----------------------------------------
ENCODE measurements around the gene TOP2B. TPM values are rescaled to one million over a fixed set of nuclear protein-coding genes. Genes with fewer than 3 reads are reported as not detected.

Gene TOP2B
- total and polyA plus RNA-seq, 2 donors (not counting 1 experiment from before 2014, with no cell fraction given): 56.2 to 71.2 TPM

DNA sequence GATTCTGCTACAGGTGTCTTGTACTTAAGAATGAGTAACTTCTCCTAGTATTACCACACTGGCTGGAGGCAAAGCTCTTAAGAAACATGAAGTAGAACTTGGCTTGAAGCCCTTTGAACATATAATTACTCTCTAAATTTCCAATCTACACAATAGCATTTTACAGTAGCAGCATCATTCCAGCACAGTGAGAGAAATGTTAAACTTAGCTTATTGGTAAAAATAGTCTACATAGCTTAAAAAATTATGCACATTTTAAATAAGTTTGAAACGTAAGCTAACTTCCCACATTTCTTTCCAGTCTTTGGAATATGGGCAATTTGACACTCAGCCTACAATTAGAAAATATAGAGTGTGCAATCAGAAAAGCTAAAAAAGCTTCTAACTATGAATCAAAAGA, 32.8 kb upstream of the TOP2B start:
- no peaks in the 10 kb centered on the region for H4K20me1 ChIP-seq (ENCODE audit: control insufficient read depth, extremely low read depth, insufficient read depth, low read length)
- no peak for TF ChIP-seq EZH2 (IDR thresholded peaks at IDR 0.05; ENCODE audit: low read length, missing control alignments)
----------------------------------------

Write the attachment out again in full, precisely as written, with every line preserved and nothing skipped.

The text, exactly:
ENCODE measurements around the gene TOP2B. TPM values are rescaled to one million over a fixed set of nuclear protein-coding genes. Genes with fewer than 3 reads are reported as not detected.

Gene TOP2B
- total and polyA plus RNA-seq, 2 donors (not counting 1 experiment from before 2014, with no cell fraction given): 56.2 to 71.2 TPM

DNA sequence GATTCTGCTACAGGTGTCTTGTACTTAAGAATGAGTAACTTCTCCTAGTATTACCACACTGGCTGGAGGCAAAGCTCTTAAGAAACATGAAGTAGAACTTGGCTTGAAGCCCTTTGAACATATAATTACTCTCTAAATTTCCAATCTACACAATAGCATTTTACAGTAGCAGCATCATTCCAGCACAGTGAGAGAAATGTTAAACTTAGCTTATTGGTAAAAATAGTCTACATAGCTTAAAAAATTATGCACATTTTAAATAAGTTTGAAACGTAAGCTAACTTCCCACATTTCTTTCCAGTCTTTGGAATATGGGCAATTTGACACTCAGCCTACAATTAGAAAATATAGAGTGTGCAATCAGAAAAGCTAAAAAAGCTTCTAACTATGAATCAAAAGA, 32.8 kb upstream of the TOP2B start:
- no peaks in the 10 kb centered on the region for H4K20me1 ChIP-seq (ENCODE audit: control insufficient read depth, extremely low read depth, insufficient read depth, low read length)
- no peak for TF ChIP-seq EZH2 (IDR thresholded peaks at IDR 0.05; ENCODE audit: low read length, missing control alignments)